Making M&A work in new media – some insights from Google

 

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In the software, semiconductor and networking spaces there are a number of large companies that have made acquiring startups a core part of their business strategy.  These companies have developed well honed M&A processes – from evaluation through acquisition to post merger integration.  As a result they understand what they are getting and what they can do with it and therefore what they should pay – three important features of any well functioning market.  Cisco, IBM, Oracle and HP are perhaps the most active exponents of this strategy.

In the new media space things are not yet that mature.  Google, Yahoo!, Microsoft and AOL have all made a decent number of acquisitions and in the evaluation and acquisition phases they do things in largely the same way as the pre-web tech giants, but in the post merger integration phase their track record is much more spotty.  I’m not going to name names here other than to point to a previous post about the number of failed acquisitions that Google has made and to say that the others are no better, and often a lot worse.

And, at the risk of stating the obvious, it would be great for everyone in this space if the acquirers of our businesses were more successful with the businesses they acquired.  That way they will make more acquisitions in the future, and at higher prices.  My fear at the moment is that the poor success rate will lead to a decline in transaction volumes.

These thoughts have been at the back of my mind for some time, and I have long thought that one of the big challenges is the difficulty of ringing out back end synergies when you acquire a new web service.

This post was stimulated by an article on The Register this morning which described a spat between two senior techies from Microsoft and Google.  The Microsoft guy was describing the multiple projects they have going to improve the performance of their various web properties and how they were doing different things in different places for different apps – in other words he was describing the patchwork approach they are forced to adopt because they are not running everything on a single platform.

The Google guy (Vijay Gill) responded by pouring scorn on Microsoft, saying they have taken entirely the wrong approach.  At Google they force everyone to develop to the same platform (which includes Google’s distributed file system GFS, BigTable its distributed database, and MapReduce its distributed number-crunching platform).  Then when they get an improvement in any of the underlying infrastructure all the apps benefit.  In other words they get back end synergies across all their apps.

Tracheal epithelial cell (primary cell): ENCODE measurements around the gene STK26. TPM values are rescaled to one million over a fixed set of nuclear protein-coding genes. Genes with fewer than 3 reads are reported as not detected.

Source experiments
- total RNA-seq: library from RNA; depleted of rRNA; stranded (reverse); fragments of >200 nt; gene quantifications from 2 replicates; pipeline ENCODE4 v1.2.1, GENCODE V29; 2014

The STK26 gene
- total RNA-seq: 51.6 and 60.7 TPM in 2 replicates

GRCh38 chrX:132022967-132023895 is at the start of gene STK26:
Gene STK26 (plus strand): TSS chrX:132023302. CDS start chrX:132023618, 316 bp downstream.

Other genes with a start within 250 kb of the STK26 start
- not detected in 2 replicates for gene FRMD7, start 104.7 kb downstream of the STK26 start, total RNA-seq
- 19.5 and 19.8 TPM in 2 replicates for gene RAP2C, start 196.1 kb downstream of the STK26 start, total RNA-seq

The challenge with this approach is on the people side.  Vijay put it like this:

"People are lazy. They say ‘I don’t want to design my applications into this confined space.’ And it is a confined space. So you need a large force of will to get people to do that."

The Google approach makes much more sense to me.  The people challenges might be difficult but once you are over them you are sorted.  If you take the other approach, and Yahoo! are also in this camp, then you might have an easier time up front with your developers, but you sign yourself up to a lifetime of difficulty as your apps scale.

Moreover, the Google approach reminds me very much of the approach which served Cisco so well during their ascendancy.  Like Google Cisco had it’s own proprietary software stack, they called it IOS, short for Internet Operating System, and everything had to be written to it. 

Bringing this back to M&A – going back a little way, every acquisition Cisco made was ported to IOS and the cost and expense of doing this was understood prior to a deal getting done, and hence they knew with reasonable certainty that the extent of the synergies they would get (this process was in fact so visible that startups targeting an exit to Cisco would start thinking about how to reduce this cost long before they came to sell themselves).  As I have written before it looks like Google is adopting a similar approach.   For me this is great, and the more vocal Google is about it the better.  That would help them overcome the people challenges at the point of acquisition.

The big picture here is that if Google can get half as good at acquiring businesses as Cisco, and other leading businesses in this space can then copy their best practice, it will be fantastic news for all of us.

 

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  • E-bay aquisition Skype. Say no more.

  • toivotuo

    An obvious example where Google's strategy of standardization did not work out so well is Jaiku. After Google's Oct 2007 acquisition of Jaiku some 18 months were spent on porting the service to Google infrastructure (or its AppEngine variant).

    One can speculate whether Jaiku could have given Twitter a bit more of a challenge if efforts would have been spent on scaling up and maintaining the existing Jaiku implementation. Granted, Google never appeared very interested in Jaiku as a service, but this is still a tale of lost opportunities in the name of architectural purity.

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